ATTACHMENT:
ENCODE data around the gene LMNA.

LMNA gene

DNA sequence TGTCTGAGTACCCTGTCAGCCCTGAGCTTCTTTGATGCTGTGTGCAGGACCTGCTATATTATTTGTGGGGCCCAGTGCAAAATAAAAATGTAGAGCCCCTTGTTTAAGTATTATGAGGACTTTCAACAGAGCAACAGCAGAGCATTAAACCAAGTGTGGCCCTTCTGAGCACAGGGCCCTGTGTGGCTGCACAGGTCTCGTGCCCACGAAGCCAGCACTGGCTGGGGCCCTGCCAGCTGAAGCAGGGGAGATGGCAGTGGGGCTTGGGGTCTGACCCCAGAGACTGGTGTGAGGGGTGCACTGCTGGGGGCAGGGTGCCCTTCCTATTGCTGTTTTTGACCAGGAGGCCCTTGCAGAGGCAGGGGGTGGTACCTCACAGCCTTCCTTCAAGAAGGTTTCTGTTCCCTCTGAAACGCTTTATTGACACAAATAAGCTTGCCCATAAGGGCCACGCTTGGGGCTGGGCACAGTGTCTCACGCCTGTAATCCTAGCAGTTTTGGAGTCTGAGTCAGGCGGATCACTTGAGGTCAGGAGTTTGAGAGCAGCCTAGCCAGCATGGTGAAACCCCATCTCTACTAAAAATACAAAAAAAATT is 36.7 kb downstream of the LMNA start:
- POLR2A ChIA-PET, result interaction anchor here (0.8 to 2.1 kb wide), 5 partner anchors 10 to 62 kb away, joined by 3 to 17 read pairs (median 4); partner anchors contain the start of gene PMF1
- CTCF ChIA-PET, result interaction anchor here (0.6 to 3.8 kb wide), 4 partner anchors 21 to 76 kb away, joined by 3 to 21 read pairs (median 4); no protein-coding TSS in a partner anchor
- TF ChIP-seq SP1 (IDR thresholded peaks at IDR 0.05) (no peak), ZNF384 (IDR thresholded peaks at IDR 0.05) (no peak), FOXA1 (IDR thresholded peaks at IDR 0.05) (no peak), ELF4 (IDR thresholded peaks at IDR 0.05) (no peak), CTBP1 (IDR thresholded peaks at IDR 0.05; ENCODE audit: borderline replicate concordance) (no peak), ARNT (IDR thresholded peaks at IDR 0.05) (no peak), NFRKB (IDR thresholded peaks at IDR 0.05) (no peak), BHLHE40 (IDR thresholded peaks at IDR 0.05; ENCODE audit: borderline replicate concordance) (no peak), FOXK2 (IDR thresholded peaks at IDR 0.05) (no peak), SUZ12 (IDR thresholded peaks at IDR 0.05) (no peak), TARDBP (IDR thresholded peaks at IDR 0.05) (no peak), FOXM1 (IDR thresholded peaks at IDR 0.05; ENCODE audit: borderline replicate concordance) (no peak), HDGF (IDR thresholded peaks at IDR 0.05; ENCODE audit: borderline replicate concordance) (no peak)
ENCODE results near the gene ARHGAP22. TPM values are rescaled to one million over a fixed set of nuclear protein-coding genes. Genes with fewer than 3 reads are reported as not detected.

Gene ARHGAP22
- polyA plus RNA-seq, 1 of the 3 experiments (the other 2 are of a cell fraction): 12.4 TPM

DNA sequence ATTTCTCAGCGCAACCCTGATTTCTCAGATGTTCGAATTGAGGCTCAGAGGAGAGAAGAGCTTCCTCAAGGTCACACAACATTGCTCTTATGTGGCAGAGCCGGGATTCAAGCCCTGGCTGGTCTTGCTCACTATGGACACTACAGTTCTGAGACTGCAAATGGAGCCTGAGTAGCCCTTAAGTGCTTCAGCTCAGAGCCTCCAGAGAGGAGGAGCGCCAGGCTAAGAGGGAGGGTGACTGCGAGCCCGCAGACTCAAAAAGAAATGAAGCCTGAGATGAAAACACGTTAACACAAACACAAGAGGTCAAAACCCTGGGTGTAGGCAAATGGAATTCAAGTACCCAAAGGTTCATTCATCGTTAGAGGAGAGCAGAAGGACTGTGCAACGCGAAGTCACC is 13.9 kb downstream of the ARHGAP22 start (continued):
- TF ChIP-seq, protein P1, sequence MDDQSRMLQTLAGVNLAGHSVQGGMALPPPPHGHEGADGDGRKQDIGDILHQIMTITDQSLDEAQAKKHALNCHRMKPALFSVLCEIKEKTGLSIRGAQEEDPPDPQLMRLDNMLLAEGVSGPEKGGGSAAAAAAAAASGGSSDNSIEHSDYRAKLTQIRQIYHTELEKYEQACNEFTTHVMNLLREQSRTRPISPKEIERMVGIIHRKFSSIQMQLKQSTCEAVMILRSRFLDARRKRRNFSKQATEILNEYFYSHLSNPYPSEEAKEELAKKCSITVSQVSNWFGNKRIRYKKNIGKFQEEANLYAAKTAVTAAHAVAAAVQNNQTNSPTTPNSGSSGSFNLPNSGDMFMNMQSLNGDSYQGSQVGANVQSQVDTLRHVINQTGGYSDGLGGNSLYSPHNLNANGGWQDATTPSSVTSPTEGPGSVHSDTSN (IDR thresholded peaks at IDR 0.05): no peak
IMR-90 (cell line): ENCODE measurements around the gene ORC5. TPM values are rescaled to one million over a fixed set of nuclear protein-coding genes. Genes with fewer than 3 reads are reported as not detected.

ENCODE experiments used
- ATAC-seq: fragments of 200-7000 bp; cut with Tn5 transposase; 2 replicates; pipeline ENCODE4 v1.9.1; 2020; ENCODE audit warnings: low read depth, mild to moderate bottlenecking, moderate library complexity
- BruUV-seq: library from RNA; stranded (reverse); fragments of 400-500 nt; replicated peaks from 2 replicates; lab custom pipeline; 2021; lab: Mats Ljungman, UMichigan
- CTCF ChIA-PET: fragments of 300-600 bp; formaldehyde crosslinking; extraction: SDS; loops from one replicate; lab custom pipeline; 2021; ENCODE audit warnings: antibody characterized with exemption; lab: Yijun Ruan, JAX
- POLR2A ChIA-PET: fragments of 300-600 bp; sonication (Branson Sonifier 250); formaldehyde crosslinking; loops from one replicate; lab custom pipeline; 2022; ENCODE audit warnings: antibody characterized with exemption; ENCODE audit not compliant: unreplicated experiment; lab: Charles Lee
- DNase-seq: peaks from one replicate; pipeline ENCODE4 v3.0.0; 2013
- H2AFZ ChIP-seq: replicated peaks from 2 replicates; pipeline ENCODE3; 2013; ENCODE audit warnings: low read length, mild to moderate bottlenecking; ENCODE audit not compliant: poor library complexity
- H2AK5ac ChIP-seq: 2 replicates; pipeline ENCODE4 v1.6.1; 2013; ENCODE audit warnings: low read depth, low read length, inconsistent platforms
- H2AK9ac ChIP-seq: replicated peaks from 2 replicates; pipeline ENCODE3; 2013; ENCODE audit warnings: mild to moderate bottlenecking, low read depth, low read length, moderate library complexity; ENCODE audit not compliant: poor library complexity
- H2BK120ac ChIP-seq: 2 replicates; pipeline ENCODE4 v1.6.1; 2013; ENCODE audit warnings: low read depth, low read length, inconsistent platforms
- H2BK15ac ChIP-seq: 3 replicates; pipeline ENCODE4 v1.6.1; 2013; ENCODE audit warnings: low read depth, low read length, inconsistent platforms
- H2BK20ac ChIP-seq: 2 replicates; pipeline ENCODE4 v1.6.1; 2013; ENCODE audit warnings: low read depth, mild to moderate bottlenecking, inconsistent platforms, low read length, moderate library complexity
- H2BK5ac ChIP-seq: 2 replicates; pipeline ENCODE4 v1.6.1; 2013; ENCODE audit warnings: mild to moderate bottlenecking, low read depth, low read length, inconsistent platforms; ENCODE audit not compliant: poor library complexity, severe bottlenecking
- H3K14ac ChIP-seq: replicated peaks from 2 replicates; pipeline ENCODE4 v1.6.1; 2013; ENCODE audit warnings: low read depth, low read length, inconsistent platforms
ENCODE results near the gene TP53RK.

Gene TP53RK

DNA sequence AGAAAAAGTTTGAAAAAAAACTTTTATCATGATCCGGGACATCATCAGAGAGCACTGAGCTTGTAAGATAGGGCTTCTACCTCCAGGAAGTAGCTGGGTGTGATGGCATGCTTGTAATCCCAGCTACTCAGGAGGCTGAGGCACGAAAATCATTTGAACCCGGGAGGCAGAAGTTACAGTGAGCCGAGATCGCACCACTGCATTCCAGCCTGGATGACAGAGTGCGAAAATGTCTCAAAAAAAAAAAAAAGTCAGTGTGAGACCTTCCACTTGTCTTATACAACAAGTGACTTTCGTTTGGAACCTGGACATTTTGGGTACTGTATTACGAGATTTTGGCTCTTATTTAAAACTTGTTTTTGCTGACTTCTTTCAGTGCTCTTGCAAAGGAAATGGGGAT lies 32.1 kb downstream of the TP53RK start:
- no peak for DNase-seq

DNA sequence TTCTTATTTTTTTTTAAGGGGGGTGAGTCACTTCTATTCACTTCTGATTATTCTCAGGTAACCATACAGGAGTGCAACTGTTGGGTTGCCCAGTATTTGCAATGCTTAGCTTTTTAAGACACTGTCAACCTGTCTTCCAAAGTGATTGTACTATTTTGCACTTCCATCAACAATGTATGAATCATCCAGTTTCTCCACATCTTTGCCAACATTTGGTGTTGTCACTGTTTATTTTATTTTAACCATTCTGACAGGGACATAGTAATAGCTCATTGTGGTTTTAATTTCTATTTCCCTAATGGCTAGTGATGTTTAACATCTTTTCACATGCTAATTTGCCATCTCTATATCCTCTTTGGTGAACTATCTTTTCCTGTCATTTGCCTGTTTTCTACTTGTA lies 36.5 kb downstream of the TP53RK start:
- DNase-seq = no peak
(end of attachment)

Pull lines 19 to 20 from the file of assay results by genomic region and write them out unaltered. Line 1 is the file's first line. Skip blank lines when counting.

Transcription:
- H2AFZ ChIP-seq: replicated peaks from 2 replicates; pipeline ENCODE3; 2013; ENCODE audit warnings: low read length, mild to moderate bottlenecking; ENCODE audit not compliant: poor library complexity
- H2AK5ac ChIP-seq: 2 replicates; pipeline ENCODE4 v1.6.1; 2013; ENCODE audit warnings: low read depth, low read length, inconsistent platforms